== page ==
Advertisers and brands are increasingly losing patience with ad agencies and other players over the lack of transparency in the digital advertising space. Digital ad revenue for the first half of 2017 came in at a record $40 billion, up from $31 billion for the previous year, and it was estimated to have reached $85 billion by the end of 2017.
The fight for transparency intensified in 2017 after The Times of London published a report about how the ads of big brands were appearing alongside racist videos on the giant video platform YouTube. Several brands paused their spending on YouTube advertising temporarily, until YouTube reassured them that it had taken measures to correct the issue.
The issue with YouTube speaks to the larger theme of a lack of transparency in the space. There isn’t enough information at the disposal of the advertiser regarding what they’re buying and how much they’re paying for viewed ads. Duracell, furious after finding out how much of its money goes to hidden fees compared to the actual amount it spent on ads, built its own advertising audit system, whereby it relates directly with a demand-side ad platform and a brand safety vendor-all in a bid to be more informed of its advertising moves. Simply put, advertisers are looking for a more transparent way to connect with their customer and audience.
How does traditional ad buying work?
Typically, the advertiser -the brand that’s looking to connect with its audience-contracts a digital ad agency to manage its entire ad campaign, with the advertiser having a set target it aims to achieve from the campaign. The advertiser pays the ad agency an amount that would cover both the overall cost of creating ad content and the cost of distributing the ad content to the brand’s target audience/customers. These two types of costs are what digital media experts call non-working and working spend respectively. One thing to note here is that an ad agency’s overhead cost is also part of the non-working spend.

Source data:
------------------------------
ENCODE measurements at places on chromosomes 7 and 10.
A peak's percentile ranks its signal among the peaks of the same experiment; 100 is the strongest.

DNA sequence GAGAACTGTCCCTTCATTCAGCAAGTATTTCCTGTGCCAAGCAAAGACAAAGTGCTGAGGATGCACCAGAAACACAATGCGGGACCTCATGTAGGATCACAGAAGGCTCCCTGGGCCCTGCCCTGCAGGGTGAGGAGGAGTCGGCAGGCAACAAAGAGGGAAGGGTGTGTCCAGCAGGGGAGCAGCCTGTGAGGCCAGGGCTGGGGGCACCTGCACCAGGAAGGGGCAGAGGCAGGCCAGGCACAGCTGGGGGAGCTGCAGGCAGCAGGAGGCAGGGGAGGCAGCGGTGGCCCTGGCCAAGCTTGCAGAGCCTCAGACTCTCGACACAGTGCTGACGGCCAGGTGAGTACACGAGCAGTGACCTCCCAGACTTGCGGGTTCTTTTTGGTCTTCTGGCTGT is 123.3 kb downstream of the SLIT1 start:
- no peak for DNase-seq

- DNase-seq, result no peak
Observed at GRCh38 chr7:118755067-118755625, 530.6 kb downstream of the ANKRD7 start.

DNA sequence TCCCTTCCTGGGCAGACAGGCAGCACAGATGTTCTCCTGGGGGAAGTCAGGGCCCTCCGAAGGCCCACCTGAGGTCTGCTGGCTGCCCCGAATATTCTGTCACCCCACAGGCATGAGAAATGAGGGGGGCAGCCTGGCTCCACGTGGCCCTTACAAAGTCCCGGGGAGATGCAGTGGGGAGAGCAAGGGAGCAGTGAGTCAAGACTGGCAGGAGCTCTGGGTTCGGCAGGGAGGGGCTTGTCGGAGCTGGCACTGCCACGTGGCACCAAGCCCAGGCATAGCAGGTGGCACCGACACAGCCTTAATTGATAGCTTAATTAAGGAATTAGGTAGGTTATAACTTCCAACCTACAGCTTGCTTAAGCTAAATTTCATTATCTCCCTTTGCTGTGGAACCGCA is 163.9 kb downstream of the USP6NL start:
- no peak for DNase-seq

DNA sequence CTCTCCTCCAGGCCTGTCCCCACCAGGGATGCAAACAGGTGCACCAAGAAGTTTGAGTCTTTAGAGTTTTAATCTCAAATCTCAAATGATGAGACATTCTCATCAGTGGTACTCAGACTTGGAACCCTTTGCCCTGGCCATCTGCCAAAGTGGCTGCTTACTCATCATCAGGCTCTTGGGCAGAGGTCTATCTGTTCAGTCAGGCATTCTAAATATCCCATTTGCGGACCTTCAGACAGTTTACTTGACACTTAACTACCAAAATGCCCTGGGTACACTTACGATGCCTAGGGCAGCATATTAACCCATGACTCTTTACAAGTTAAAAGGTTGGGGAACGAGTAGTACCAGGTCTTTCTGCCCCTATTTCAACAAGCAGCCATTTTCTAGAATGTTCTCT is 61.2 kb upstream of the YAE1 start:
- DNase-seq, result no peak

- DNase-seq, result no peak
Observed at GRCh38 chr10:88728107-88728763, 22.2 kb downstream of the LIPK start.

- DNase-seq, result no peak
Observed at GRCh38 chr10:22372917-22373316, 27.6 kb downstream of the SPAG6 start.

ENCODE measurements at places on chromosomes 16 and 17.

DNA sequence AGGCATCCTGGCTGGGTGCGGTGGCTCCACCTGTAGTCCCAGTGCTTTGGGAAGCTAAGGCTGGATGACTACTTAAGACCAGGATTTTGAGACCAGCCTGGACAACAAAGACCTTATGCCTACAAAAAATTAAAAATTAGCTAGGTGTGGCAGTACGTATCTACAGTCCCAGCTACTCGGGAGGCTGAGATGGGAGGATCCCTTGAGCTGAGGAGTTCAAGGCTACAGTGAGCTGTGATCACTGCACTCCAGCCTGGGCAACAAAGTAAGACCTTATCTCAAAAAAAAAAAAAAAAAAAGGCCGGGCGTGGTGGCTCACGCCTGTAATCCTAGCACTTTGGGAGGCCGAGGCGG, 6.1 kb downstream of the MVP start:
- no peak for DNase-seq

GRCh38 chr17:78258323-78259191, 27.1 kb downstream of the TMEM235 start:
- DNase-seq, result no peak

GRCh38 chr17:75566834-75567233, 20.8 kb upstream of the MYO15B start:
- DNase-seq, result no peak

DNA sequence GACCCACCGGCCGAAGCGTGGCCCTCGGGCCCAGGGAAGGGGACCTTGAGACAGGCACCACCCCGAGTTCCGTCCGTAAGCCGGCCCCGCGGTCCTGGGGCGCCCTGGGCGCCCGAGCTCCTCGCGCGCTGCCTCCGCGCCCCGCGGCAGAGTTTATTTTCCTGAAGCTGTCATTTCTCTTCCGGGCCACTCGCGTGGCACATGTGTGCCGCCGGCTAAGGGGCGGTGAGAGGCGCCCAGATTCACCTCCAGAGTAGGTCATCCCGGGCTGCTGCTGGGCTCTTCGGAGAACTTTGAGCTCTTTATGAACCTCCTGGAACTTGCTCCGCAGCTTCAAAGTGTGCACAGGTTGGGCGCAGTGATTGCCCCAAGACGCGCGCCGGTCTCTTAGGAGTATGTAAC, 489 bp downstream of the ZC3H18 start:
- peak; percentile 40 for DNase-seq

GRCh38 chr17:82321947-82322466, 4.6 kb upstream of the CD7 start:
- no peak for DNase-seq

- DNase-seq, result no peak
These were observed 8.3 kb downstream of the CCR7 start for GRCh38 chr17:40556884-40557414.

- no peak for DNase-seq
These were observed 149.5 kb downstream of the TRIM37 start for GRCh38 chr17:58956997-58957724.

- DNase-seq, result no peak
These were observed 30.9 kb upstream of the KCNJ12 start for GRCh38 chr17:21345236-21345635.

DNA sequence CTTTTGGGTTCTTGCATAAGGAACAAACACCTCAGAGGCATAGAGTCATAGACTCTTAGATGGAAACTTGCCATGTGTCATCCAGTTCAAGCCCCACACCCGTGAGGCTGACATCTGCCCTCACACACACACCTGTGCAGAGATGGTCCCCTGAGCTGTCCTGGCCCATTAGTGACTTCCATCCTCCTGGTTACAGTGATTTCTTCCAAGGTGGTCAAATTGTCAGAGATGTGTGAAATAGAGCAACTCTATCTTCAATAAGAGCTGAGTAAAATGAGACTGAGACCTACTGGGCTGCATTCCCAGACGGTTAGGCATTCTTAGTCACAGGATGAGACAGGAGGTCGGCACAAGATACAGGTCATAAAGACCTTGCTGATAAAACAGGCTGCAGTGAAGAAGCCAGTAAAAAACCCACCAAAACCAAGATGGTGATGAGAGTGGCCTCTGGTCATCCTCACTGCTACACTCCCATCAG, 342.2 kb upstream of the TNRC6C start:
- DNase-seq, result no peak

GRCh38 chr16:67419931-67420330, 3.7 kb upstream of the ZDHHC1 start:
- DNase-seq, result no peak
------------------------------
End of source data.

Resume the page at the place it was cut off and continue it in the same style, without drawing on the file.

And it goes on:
Once the ad agency has developed the content for the desired channels, it buys ad spaces also called ad inventories -where the desired audiences would see the content. The ad agency has two options for buying ad spaces: buying directly from the publisher and buying programmatically through an ad exchange platform.
This usually long process fosters a lack of transparency-hidden fees, fraud, traffic, measurement and view ability especially with programmatic media buying. For clarity, the transparency issues here can be broken into two main parts:
- Fees and charges from vendors and other players along the supply chain.
- Fraud and view ability.
The first part is fostered by the long nature of the programmatic ad supply chain, as shown;
With each arrow in the image above, you can think of ad dollars being transferred diminishingly. And in many situations, the advertiser isn’t aware of how much each player in this system takes. According to a report from the ad industry trade group IAB, 55% of programmatic ad revenue goes to ‘ad tech’ services, while publishers receive only 45%. The findings from IAB demonstrate that non-working ad spend (ad dollars that didn’t get to the publisher) cost advertisers more than working spend. There are two problems here. First, advertisers don’t usually receive sufficient information about these costs.
The second problem is that publishers, who actually provide the platform for brands to reach their audiences, are paid less than the intermediaries.
The ad fraud and view ability part of the overall transparency issues originate from publishers selling fake impressions (fake clicks and bot traffic). Domain spoofing, whereby a publisher somehow presents his domain to be a larger publisher’s domain, is another part of the fraud problem. Ad fraud reportedly cost the U.S. advertising industry about $6.5 billion in 2017. Again, as in the case of hidden fees, sufficient information on how publishers verify their traffic, and the processes that ad agencies and other intermediaries follow to ensure that they work with publishers with verified traffic, needs to be available to everyone within the ecosystem.
This is where blockchain comes in. Indeed, blockchain in advertising is likely to be where we’ll see the most rapid adoption. They are a match made in heaven. Advertising lacks the transparency of data and process. Blockchain offers the transparency of data and process.